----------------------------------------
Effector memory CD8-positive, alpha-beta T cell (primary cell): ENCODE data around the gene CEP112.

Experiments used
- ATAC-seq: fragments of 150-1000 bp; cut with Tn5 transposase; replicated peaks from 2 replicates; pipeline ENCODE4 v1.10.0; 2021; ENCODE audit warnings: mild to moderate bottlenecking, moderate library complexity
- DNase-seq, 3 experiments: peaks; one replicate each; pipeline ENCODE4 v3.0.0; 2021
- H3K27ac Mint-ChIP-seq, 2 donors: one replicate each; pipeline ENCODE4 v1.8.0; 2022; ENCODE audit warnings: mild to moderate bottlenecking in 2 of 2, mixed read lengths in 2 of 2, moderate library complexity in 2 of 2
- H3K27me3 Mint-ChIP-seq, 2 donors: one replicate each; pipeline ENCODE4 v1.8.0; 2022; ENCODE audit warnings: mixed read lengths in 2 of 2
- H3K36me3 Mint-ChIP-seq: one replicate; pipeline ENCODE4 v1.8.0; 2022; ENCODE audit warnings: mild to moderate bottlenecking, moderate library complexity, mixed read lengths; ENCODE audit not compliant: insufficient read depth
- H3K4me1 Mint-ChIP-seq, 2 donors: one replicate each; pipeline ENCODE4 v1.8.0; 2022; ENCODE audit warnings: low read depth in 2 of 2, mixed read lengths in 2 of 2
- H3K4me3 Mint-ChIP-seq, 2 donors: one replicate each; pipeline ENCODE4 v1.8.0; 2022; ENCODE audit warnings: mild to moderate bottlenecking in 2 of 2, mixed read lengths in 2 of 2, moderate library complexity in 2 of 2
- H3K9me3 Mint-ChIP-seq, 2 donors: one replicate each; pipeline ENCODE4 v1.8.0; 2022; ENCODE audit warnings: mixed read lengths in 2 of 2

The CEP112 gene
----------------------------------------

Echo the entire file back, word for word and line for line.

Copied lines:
Effector memory CD8-positive, alpha-beta T cell (primary cell): ENCODE data around the gene CEP112.

Experiments used
- ATAC-seq: fragments of 150-1000 bp; cut with Tn5 transposase; replicated peaks from 2 replicates; pipeline ENCODE4 v1.10.0; 2021; ENCODE audit warnings: mild to moderate bottlenecking, moderate library complexity
- DNase-seq, 3 experiments: peaks; one replicate each; pipeline ENCODE4 v3.0.0; 2021
- H3K27ac Mint-ChIP-seq, 2 donors: one replicate each; pipeline ENCODE4 v1.8.0; 2022; ENCODE audit warnings: mild to moderate bottlenecking in 2 of 2, mixed read lengths in 2 of 2, moderate library complexity in 2 of 2
- H3K27me3 Mint-ChIP-seq, 2 donors: one replicate each; pipeline ENCODE4 v1.8.0; 2022; ENCODE audit warnings: mixed read lengths in 2 of 2
- H3K36me3 Mint-ChIP-seq: one replicate; pipeline ENCODE4 v1.8.0; 2022; ENCODE audit warnings: mild to moderate bottlenecking, moderate library complexity, mixed read lengths; ENCODE audit not compliant: insufficient read depth
- H3K4me1 Mint-ChIP-seq, 2 donors: one replicate each; pipeline ENCODE4 v1.8.0; 2022; ENCODE audit warnings: low read depth in 2 of 2, mixed read lengths in 2 of 2
- H3K4me3 Mint-ChIP-seq, 2 donors: one replicate each; pipeline ENCODE4 v1.8.0; 2022; ENCODE audit warnings: mild to moderate bottlenecking in 2 of 2, mixed read lengths in 2 of 2, moderate library complexity in 2 of 2
- H3K9me3 Mint-ChIP-seq, 2 donors: one replicate each; pipeline ENCODE4 v1.8.0; 2022; ENCODE audit warnings: mixed read lengths in 2 of 2

The CEP112 gene